As we’ve seen with her other books (e.g., Guinevere: On the Eve of Legend, Young Knights of the Round Table: The King’s Ransom), one of the strengths of Cheryl Carpinello as an author is to indulge young readers with theories and hypotheses around some of the most popular legends of our time (e.g., Arthurian legend, the mysteries surrounding King Tut’s life and death). Carpinello has done her research and is so successful at immersing readers in these legends by creating vividly detailed historical fiction whereby the characters from these legends are featured in the stories themselves.
For example, through Tut’s narrative, we learn that his father, Akhenaten was the first Pharaoh to move from polydeism (the worship of many gods) to monodeism (the worship of one god). We also learn details (i.e., theories) surrounding Tut’s death, Pharaoh Ay’s death, and the rise of General Horemheb to power all occurring within the 18th Dynasty. There is an incredible amount of educational value to Sons of the Sphinx.
My Bottom Line: Sons of the Sphinx is a time-travel thriller featuring a race against time with the stakes being King Tut being separated from his beloved Queen Ankhesenamun for all of eternity as well as the history books forever portraying King Tut’s family as traitors to the people of Egypt. I recommend this exciting story to children ages 11 and older who enjoy reading stories about ancient Egypt or who are just looking for their next great adventure.
*I received a copy of this book free-of-charge from the author in exchange for my honest opinion. All opinions expressed are my own.
More Buzz About The Book
2014 Literary Classics Seal of Approval
2014 Literary Classics Silver Medal Winner, PreTeen/Tween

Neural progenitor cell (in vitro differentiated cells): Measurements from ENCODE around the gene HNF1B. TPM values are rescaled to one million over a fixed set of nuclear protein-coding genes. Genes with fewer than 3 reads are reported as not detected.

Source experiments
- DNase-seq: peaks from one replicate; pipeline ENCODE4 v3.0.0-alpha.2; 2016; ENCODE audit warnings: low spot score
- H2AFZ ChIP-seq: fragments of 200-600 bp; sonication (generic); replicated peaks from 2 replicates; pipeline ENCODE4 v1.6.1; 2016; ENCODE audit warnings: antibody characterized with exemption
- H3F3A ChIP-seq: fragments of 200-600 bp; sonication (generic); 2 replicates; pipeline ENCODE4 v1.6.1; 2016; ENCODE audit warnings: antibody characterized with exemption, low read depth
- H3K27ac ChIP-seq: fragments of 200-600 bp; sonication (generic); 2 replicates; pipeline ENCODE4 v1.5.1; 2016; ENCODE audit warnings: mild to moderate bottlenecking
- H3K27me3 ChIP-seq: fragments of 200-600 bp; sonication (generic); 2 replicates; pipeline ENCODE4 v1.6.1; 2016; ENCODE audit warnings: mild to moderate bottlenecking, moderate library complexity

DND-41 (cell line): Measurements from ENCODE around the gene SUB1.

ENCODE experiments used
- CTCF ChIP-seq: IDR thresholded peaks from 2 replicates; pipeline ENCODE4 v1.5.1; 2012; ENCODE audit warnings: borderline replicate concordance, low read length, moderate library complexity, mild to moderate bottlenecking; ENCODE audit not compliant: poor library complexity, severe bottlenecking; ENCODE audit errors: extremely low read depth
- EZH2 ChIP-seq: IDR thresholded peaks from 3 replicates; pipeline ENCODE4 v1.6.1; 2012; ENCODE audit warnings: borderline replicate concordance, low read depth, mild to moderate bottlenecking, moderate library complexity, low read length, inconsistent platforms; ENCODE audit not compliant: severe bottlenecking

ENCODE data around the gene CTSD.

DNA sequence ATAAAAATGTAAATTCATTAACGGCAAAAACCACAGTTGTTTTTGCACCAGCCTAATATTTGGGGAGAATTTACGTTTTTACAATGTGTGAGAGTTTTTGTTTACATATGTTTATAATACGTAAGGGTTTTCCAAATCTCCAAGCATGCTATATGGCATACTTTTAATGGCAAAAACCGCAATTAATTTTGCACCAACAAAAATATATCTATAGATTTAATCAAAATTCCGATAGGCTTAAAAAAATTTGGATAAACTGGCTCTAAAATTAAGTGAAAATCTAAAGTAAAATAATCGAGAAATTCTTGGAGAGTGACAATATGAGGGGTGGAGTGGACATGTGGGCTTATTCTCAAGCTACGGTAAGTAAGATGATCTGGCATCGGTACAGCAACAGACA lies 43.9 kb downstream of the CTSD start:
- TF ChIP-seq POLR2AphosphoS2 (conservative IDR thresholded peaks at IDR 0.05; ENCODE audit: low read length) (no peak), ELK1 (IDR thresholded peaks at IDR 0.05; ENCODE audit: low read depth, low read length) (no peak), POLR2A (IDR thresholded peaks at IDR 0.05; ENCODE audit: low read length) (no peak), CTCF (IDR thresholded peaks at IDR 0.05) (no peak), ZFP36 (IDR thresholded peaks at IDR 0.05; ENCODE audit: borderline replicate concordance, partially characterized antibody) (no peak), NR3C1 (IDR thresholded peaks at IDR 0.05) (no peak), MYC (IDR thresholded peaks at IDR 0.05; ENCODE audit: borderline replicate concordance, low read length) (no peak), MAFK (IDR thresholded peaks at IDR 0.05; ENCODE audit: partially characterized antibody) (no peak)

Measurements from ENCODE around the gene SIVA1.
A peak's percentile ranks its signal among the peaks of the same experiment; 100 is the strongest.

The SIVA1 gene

“The author has done a marvelous job of negotiating the disputed points of this era and woven them into a seamless time travel historical adventure for middle grade, teen readers and adults. Her characters are well-developed and manage to appear authentic in both the ancient and modern time periods.” ~ Amazon, Barbara Ann Mojica
“I am a fan of historical fiction and I really enjoyed Sons of the Sphinx. It is a well written tale that gives readers a glimpse of ancient Egypt and the lives of Pharaohs who reigned thousands of years ago. The author does a wonderful job of filling in details, where historians are uncertain, that add to the believability of this captivating story.” ~ Amazon, Stacie T.
“Carpinello is masterful in her descriptions of ancient Egypt and makes this time travel fantasy very enjoyable indeed. Sons of the Sphinx is highly recommended.” ~ Jack Magnus, Readers’ Favorite
“Full of adventure, self-discovery, and packed with historical facts, this novel is a perfect read for any girl who’s going through puberty. If I were still there in my life, I would have given it 5 stars for sure!” ~ Amazon, Erika G.
“Sons of the Sphinx is an engaging work of fiction that incorporates many fascinating historical facts that are skillfully intertwined within the pages of a truly terrific read. Sons of the Sphinx comes highly recommended and has earned the Literary Classics Seal of Approval.” ~ Literary Classics Book Reviews